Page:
Using simple measurements like incumbency, competitiveness (elections won by less than 75%), and previous election results since 2000, we predicted the likelihood of Democrats regaining control of the state legislature. In doing so, we also measured the current disadvantage Democrats face resulting from districting. In this post, we’ll discuss whether different redistricting schemes help reduce skewed proportionality regarding a legislature’s seat to vote distribution. To the left is an example of our predicted “vote to seat” distribution (this time in Iowa), which predicts the likely seats Democrats will receive given their state-wide vote total. If districts were ideally drawn, 50% of the votes statewide for Democrats would translate into 50% of the seats in the state assembly. Comparing three midwestern states (Iowa, Minnesota, and Wisconsin), we can see that different districting schemes yield different levels of proportionality. Since most elections are decided between 45%-55% of the vote, we can tell how volatile or unequal a system is by the steepness of the curve. A truly proportional system is represented by the dotted line in the graph to right, passing through 0,0 and 50,50. These trends are normal for majoritarian representation, but clearly some of these states are more proportional than others, so what causes the difference between these states?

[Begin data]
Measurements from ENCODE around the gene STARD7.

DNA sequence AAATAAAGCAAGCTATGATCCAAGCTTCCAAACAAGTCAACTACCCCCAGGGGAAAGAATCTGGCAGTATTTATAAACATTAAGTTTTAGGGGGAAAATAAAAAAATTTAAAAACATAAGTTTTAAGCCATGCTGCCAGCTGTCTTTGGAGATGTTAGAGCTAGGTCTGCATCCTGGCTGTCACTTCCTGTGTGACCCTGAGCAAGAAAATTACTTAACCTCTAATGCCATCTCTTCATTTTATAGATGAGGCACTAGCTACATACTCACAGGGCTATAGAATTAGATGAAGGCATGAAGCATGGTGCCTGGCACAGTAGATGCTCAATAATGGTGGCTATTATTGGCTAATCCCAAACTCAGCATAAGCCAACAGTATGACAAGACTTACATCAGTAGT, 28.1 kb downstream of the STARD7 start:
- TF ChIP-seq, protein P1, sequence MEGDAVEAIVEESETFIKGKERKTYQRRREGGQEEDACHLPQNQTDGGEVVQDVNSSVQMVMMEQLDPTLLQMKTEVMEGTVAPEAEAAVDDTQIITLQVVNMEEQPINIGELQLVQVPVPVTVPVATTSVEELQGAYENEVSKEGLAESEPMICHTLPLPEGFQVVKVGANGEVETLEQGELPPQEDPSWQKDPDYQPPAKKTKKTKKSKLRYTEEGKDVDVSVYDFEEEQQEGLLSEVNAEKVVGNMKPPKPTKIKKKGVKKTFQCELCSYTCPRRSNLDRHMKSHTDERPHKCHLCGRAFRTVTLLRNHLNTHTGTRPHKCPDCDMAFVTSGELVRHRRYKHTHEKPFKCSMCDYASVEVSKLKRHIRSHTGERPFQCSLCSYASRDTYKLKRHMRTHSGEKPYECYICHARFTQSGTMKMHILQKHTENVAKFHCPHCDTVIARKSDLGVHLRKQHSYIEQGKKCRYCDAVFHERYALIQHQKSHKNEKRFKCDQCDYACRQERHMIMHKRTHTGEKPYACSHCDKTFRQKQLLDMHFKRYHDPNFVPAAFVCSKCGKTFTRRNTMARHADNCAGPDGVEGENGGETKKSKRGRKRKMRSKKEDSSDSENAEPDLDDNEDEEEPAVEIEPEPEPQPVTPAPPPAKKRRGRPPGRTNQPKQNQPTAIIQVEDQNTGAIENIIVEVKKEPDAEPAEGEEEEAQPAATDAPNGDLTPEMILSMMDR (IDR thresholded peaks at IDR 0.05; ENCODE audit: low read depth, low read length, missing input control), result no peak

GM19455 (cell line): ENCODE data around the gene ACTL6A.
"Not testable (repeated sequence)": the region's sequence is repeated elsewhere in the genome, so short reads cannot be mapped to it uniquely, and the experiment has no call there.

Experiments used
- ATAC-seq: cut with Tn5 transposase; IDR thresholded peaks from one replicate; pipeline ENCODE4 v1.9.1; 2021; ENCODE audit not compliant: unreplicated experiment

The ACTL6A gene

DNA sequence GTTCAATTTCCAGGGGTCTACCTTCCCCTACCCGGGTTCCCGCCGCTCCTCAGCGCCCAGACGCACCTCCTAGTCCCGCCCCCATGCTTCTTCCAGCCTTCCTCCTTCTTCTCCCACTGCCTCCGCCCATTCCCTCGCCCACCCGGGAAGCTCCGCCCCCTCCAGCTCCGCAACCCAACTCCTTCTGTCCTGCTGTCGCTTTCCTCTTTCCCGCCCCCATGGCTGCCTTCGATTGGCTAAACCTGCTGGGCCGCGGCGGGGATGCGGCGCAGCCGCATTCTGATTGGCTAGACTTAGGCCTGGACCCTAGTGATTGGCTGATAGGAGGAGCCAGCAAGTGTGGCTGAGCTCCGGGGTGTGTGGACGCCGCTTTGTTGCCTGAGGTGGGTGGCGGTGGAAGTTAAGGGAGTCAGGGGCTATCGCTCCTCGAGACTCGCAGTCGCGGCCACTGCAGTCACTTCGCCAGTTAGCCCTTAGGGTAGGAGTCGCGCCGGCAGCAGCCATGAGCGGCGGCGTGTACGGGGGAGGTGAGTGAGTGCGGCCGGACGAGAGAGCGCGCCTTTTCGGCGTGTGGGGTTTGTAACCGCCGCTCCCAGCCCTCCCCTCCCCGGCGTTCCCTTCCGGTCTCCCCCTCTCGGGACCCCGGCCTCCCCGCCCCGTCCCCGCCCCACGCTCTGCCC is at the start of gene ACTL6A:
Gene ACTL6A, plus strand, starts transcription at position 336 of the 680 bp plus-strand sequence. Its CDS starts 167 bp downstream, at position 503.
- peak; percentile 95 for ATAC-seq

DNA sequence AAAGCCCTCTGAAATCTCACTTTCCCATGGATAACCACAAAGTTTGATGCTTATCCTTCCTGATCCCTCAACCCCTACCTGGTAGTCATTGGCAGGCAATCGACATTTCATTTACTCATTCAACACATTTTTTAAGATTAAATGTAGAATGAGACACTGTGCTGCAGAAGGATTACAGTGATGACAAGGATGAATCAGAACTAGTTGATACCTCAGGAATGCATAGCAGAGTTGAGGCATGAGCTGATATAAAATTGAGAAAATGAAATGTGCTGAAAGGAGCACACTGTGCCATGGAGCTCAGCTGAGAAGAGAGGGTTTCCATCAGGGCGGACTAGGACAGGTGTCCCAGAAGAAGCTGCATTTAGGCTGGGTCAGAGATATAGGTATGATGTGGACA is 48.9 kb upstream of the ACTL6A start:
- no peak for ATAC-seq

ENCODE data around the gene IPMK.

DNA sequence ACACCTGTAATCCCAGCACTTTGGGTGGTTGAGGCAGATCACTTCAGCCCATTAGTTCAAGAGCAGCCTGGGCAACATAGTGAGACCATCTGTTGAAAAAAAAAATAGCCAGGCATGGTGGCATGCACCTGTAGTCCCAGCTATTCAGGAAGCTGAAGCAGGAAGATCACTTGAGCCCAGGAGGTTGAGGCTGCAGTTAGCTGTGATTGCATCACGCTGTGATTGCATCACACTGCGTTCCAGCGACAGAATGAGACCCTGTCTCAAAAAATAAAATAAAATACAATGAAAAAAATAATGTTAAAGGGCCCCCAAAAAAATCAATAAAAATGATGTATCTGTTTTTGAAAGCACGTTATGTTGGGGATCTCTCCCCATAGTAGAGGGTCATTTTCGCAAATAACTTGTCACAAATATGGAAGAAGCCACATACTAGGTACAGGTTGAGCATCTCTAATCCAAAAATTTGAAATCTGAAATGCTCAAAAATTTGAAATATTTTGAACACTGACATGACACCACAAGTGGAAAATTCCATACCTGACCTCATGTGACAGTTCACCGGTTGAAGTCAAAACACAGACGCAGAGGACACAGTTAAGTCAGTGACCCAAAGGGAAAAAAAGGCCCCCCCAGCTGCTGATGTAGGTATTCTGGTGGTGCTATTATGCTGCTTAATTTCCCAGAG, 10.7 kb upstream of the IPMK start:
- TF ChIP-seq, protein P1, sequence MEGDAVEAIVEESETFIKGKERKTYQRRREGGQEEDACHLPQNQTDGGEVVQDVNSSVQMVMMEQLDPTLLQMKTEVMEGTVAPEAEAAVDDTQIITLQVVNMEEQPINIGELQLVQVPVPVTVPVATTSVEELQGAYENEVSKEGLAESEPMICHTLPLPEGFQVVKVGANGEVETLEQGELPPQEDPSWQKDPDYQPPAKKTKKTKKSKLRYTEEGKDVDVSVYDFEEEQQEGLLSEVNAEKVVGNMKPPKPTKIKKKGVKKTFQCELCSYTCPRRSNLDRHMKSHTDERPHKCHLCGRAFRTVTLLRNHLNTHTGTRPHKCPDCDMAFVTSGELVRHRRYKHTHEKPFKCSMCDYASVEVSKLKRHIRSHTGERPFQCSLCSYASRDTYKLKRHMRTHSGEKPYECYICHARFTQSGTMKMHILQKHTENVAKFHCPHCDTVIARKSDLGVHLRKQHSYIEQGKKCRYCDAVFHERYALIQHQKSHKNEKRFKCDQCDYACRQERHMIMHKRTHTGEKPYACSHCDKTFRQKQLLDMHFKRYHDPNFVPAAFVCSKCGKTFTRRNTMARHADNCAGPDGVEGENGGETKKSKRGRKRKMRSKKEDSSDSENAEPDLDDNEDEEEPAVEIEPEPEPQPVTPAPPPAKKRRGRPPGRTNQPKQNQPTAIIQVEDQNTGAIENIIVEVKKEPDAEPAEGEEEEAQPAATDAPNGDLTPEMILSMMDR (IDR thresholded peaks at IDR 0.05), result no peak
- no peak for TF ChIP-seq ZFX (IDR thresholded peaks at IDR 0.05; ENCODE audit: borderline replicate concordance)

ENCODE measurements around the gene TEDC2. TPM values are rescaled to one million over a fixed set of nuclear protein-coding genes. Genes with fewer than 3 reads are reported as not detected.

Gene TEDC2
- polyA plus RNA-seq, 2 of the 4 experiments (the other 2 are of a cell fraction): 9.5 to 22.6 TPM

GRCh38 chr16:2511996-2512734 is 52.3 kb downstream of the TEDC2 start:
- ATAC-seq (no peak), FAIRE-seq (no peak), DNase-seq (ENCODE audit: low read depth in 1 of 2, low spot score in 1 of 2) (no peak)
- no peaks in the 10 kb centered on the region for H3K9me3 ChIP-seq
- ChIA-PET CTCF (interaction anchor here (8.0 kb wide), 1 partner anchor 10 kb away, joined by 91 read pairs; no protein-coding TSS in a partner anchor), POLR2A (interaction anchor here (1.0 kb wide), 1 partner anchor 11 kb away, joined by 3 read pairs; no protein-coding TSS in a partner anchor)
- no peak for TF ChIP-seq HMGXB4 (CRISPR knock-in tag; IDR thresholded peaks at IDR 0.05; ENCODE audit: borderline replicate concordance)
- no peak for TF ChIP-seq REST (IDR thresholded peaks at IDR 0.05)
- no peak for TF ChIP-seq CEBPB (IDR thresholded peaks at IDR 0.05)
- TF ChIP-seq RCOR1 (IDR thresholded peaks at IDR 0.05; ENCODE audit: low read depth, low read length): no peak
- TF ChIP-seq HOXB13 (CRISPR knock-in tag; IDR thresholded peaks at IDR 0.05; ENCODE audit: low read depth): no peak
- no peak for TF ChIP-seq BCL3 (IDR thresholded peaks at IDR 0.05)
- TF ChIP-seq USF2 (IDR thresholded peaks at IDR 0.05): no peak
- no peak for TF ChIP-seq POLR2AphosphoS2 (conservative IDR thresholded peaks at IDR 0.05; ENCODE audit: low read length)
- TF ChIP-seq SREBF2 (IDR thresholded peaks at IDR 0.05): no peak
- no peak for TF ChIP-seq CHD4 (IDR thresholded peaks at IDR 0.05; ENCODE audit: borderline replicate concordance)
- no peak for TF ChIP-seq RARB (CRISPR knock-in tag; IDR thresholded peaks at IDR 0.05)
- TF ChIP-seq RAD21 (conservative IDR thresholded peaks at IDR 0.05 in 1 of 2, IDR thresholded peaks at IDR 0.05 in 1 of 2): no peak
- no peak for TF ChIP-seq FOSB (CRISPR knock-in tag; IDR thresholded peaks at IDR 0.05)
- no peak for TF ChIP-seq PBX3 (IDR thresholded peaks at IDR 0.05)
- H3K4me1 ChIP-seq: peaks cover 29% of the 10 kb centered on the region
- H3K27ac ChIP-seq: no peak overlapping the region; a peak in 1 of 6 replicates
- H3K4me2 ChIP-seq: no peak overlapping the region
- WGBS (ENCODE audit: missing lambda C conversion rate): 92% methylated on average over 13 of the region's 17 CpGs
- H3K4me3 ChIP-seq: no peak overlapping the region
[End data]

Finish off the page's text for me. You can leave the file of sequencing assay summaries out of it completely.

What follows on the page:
There are many ways for states to redistrict, with some states allowing their legislatures to redraw districts exclusively, while others use independent commissions. Predicted mean values of the seat to vote distributions for IA, MN, and WI in 2012. A completely proportional system is represented by the dotted line. In our small sample, the state legislatures in Wisconsin and Minnesota have exclusive power over redistricting. Iowa, by comparison, has the Legislative Service Agency (LSA), which works with a temporary advisory commission to create a proposal and sends it to the state legislature to be approved.
Our hypothesis is that relatively non-partisan/commission led redistricting efforts like Iowa’s system results in lower levels of partisan bias (or disproportionality) since nonpartisan committees have less of an incentive to create a partisan-biased system. The result is one that should benefit voters, not parties. This line of reasoning is supported by a comparison of partisan bias between the states over the course of multiple censuses. Iowa fluctuates above and below zero. Iowa’s redistricting scheme allows for more variation in voter preference, and consequently party preference, whereas Democrats in both Minnesota and Wisconsin are at a clear disadvantage. Even though voters statewide in Wisconsin prefered Democrats (they received over 50% of the votes in 2012), Republicans disproportionality hold a 13% seat advantage. Although this graph is visually convincing, the claims are also statistically valid.